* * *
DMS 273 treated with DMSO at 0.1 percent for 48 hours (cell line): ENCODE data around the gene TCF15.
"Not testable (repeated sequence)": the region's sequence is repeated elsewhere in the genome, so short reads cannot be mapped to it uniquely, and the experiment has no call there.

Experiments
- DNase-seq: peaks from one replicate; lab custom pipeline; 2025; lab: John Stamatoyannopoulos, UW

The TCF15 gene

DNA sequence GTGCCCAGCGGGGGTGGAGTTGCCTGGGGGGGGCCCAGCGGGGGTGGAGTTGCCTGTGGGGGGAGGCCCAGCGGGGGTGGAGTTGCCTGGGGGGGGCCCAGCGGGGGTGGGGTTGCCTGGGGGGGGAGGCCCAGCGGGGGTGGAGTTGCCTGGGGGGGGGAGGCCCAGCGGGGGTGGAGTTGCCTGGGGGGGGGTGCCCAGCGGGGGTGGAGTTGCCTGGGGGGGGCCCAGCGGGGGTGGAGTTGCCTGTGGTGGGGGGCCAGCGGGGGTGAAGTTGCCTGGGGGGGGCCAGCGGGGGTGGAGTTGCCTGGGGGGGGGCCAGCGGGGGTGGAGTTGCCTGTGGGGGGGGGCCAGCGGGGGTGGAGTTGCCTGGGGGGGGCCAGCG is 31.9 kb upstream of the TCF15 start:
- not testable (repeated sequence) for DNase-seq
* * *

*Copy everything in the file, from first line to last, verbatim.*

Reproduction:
DMS 273 treated with DMSO at 0.1 percent for 48 hours (cell line): ENCODE data around the gene TCF15.
"Not testable (repeated sequence)": the region's sequence is repeated elsewhere in the genome, so short reads cannot be mapped to it uniquely, and the experiment has no call there.

Experiments
- DNase-seq: peaks from one replicate; lab custom pipeline; 2025; lab: John Stamatoyannopoulos, UW

The TCF15 gene

DNA sequence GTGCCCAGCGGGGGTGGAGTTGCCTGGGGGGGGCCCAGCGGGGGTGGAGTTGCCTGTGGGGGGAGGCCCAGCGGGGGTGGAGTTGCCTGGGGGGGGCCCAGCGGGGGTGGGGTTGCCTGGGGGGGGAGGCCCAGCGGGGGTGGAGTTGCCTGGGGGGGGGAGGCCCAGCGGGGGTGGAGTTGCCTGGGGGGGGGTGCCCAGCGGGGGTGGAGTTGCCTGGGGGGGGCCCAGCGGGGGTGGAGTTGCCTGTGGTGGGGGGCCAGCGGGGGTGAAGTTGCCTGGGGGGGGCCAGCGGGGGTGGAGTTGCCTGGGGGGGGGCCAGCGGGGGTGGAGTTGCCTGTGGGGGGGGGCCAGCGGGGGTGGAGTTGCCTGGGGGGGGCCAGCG is 31.9 kb upstream of the TCF15 start:
- not testable (repeated sequence) for DNase-seq